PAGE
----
The 4th April 2019 issue of Famitsu includes an interview with From Software’s Miyazaki Hidetaka regarding Sekiro: Shadows Die Twice, in which he discusses his vision for the game, and how it was conceived.

The interview begins with Miyazaki saying that development on Sekiro went well, with the game being completed with no major changes made to the what they had planned at the beginning. He also says that the collaboration with Activision went well, with Activision respecting From Software’s vision and leaving the final decisions all to them, while supporting them in various ways, such as through playtesting and presenting them with proposals based on thorough analysis of data, which allowed for constructive discussions, and that Activision was particularly helpful with the opening parts of the game and the implementation of onboarding, which he says From is not good at.

The interviewer points out how Sekiro’s protagonist is, unlike many previous games, a more empathetic and human character. Miyazaki says that they figured that they ought to do this since the protagonist was a fixed character, but that he ended up the sort of person who does not speak much due to them not wanting to sacrifice the tempo of the action gameplay. He also says that the protagonist’s growth and change is one of the story’s themes, and he is both looking forward to and afraid of what players will think of it.


Sekiro’s plot was written by Miyazaki, but the actual script for the game was handled by someone else, with Miyazaki overseeing and writing select parts, namely the opening sequence and cutscenes, and a few unimportant NPCs. He says that the NPCs in question ended up particularly distinct, and that people might be able to figure out who they are.

Miyazaki is asked if writing a plot somewhat based on history (Japan’s Sengoku era) is any different from writing one that is purely high fantasy (the Dark Souls series), and he says that there was not much of a difference. He says that though Sekiro is set at the end of the Sengoku era, this is only a point of reference for the atmosphere, or a starting point, and ultimately the world greatly deviates from there. He says that having a fixed protagonist had more of an influence on the plot than the setting.

The interviewer asks if Activision had any influence on the plot, and Miyazaki says that he received feedback from them which had many good points, and he made adjustments accordingly. He did not make any concessions where he felt that he should not, however, and Activision liked the themes and story, so there was very little friction between the two parties.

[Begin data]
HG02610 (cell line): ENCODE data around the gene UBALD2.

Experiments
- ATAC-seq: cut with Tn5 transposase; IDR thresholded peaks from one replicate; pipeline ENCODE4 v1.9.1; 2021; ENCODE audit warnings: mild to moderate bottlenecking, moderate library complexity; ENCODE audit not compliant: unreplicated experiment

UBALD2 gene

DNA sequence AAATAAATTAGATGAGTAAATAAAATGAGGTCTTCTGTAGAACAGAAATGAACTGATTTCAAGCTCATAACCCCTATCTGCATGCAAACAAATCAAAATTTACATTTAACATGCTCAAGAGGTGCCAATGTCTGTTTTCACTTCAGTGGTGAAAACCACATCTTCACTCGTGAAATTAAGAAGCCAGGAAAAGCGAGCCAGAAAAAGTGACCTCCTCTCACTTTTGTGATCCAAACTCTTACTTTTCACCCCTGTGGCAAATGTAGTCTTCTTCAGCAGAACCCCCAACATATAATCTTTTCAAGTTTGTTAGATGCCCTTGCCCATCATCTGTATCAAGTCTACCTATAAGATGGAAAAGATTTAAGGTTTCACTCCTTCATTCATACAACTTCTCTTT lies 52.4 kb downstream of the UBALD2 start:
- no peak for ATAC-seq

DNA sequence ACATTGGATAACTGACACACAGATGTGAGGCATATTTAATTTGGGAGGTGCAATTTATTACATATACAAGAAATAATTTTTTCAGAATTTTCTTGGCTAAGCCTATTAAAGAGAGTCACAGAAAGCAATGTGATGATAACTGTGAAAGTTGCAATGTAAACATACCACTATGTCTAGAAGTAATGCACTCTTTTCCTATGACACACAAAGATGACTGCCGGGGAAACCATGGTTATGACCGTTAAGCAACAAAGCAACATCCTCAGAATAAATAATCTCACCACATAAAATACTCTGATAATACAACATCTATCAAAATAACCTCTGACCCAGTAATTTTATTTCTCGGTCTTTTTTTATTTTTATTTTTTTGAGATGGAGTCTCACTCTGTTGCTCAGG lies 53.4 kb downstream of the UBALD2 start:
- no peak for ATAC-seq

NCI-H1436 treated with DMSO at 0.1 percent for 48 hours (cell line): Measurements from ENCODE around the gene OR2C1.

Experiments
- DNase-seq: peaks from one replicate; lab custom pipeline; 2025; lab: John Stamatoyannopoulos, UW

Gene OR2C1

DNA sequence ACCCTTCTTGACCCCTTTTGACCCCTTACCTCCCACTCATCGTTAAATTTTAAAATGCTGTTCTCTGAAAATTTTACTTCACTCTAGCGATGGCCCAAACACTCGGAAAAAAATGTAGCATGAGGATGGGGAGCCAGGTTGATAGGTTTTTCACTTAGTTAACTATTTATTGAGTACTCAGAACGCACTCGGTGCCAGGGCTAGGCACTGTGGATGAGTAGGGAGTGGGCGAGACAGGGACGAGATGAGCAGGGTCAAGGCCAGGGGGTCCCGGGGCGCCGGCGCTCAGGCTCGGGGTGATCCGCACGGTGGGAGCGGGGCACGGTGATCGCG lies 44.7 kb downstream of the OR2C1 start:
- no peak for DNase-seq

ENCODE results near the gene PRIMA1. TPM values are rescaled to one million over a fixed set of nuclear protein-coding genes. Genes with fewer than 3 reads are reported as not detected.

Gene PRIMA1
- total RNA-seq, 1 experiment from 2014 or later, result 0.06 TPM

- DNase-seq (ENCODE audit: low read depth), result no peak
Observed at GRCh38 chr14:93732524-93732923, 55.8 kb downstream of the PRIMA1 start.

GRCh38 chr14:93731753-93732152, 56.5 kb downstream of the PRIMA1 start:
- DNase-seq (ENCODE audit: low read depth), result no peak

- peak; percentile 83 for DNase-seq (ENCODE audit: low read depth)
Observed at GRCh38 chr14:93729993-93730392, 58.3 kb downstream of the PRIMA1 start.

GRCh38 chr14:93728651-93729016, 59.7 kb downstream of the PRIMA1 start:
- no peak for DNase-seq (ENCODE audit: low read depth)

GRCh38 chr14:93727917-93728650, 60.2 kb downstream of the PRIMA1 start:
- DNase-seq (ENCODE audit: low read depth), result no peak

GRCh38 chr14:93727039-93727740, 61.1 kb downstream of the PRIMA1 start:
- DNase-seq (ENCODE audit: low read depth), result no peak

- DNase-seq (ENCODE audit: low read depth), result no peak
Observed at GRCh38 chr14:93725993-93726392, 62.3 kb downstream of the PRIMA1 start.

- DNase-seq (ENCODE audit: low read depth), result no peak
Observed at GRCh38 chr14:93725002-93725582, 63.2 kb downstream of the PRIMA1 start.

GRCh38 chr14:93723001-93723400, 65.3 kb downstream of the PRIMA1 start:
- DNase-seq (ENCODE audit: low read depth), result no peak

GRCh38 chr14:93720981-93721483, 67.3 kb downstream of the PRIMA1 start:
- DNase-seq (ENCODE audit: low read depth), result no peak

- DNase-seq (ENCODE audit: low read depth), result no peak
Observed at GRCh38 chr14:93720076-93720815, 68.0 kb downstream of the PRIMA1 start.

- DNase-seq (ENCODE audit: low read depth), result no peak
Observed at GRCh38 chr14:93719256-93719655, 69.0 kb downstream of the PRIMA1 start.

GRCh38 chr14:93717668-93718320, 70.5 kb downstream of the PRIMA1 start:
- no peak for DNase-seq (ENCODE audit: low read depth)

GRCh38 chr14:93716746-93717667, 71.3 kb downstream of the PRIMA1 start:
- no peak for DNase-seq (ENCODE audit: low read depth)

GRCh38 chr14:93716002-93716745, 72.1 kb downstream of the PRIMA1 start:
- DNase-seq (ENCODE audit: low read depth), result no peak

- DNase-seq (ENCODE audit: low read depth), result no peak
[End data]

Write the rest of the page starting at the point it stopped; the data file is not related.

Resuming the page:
It is next asked if From Software had overseen the English translation of the game, with the interviewer stating that they had been surprised at how the boss Maboroshi O-Chou (Phantom Butterfly) had her name translated to “Lady Butterfly” in the English version. Miyazaki says that they left everything regarding the English text to Activision. Seemingly hearing about “Lady Butterfly” for the first time, he laughs and says it is interesting and odd from a Japanese point of view, wondering what happened to the “Phantom”, but says that as Sekiro’s world is one that prioritises showmanship, this oddness may not be entirely out of place. He also says that From Software tends to give characters odd names to begin with.

How the narrative involving parts of the past being told in parts before being assembled to form a whole is something that was also done in the Dark Souls series is brought up, and Miyazaki is asked if this is a narrative technique that he likes. He denies this, and says that he employs this technique because the order of information that should be presented to the player does not always match the chronological order of information in a story, especially at the beginning of a game where they want the players to start playing the game. As such, they skip over information at this point, and present it to the player later.

Next, the interviewer says that they found the story to be easy to understand due to the fixed protagonist and the themes of his revenge and growth, and Miyazaki says that this was done consciously, as he thought that with a fixed protagonist, having the player understand the character’s motives are the best way to have them enter the game’s world.

The art design of the game is brought up next, and Miyazaki says that the art concept of Sekiro was to add bright oriental colours to a world of “withering destruction”. Wanting to use this concept was one of the reasons they gave the game a Japanese setting, and that he hopes players will be able to feel the concept for themselves with some of the memorable scenes.

How the world starts to get more “mysterious” as the story progresses is brought up too, and Miyazaki says that this is something that he likes, and that the reason he went with the Sengoku era as opposed to something like the Edo period; He feels that the Sengoku era, being the middle ages, is a time when old, mysterious things might have still remained, hiding in the corners of the world.

Part 2 of the article is available here

Sekiro: Shadows Die Twice was released for the Playstation 4, Xbox One and PC on March 22, 2019



  1. >Miyazaki says that they left everything regarding the English text to Activision

    Pity activision got a bunch of N5 idiots to handle the translation because the game’s full of mistranslated garbage like Kuro saying “who are you?” to Wolf HIS OWN FUCKING SERVANT when he’s supposed to say “what about you” when he’s running away from Lady Butterfly and Wolf stays to fight her, fucking stupid.

    >inb4 redditards going durrr muh frognation

    the dark souls translations were shit too, morons
    >royal rat authority


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